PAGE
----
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Tuesday, November 20 2018 @ 02:22 PM UTC

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NATO chief fears Arctic division

Canal Daily OperationBy Randy Boswell, Canwest News Service - The head of NATO has cautioned the alliance's Arctic nations -- including Canada and the U.S. -- to stay united despite the growing potential for conflicts among NATO members over energy resources and shipping rights in the increasingly open waters surrounding the North Pole. "Responding to the changing environment, several Arctic Rim countries are strengthening their capabilities, and military activity in the High North has been steadily increasing," NATO secretary general Jaap de Hoop Scheffer told alliance officials attending a meeting in Iceland about the rapidly shifting geopolitics of the Arctic. "Although the long-term implications of climate change and the retreating ice cap in the Arctic are still unclear, what is very clear is that the High North is going to require even more of the alliance's attention in the coming years." (more)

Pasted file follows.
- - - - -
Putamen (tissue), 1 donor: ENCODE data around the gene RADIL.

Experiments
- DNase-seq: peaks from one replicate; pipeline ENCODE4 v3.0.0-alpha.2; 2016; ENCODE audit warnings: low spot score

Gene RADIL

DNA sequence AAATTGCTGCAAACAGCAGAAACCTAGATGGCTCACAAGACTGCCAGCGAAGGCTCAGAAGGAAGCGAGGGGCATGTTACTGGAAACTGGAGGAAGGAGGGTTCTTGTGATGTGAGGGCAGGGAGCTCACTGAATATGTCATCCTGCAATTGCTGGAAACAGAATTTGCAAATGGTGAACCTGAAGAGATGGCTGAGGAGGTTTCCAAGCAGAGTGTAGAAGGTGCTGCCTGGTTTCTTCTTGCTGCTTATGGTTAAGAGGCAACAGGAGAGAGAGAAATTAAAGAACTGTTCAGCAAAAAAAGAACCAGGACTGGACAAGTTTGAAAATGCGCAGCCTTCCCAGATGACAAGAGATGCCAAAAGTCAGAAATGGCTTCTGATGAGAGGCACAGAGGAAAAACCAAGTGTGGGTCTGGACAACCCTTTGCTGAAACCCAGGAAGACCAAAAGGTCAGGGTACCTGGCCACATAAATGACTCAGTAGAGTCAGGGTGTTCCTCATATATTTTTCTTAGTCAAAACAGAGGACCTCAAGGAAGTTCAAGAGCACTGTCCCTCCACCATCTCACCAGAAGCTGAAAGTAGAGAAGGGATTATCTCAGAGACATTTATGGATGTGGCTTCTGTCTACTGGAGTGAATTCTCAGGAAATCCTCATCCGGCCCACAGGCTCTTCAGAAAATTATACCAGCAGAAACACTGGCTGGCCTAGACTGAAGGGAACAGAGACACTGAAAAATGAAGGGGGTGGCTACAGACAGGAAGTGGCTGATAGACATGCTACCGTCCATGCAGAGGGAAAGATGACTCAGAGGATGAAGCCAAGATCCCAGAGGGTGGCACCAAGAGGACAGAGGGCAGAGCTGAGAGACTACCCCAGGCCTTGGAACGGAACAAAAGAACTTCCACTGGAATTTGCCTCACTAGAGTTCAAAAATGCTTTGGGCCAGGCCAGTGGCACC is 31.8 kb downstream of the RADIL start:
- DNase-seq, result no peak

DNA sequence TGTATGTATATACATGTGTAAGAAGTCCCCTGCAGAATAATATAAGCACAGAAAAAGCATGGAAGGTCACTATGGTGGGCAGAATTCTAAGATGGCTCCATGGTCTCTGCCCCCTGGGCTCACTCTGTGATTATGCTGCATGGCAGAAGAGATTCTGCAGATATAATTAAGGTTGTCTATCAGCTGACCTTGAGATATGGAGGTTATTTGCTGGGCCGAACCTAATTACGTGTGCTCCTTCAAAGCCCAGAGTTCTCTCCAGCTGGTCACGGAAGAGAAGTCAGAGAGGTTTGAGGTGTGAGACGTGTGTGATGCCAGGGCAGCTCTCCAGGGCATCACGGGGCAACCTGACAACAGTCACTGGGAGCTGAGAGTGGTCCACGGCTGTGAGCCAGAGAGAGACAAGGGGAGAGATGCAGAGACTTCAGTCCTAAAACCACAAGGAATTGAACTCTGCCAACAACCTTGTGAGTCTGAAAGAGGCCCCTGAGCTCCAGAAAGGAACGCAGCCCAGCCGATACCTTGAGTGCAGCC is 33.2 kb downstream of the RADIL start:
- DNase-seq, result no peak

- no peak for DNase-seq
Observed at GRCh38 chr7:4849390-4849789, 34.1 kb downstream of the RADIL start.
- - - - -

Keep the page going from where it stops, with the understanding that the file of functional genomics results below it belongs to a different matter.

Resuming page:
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Panama Canal - the world's best shortcut

Canal Daily Operation By SHANEY HUDSON - Sun-Herald - My first glimpse was from above. We flew down the continental divide, banking left to reveal the Caribbean Coast, before the plane turned right towards the sprawling metropolis of Panama City. Container ships dotted the bay like rectangular polka dots. And that thin, dark zigzag cutting the country in two, joining the Atlantic with the Pacific, was the Panama Canal. Not only did the canal revolutionise shipping, its construction was a drama of epic proportions involving countries, personalities, war and the death of about 25,000 workers. I'd assumed the only way to navigate the canal was either as cargo crew or by booking a passage on a luxury cruise. However, an affordable alternative is a four-hour partial transit on the Pacific Queen, a 35-metre cruiser custom-built for day trips with lunch, drinks and a guide on hand. (more)
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Shipping industry prepares for economic turnaround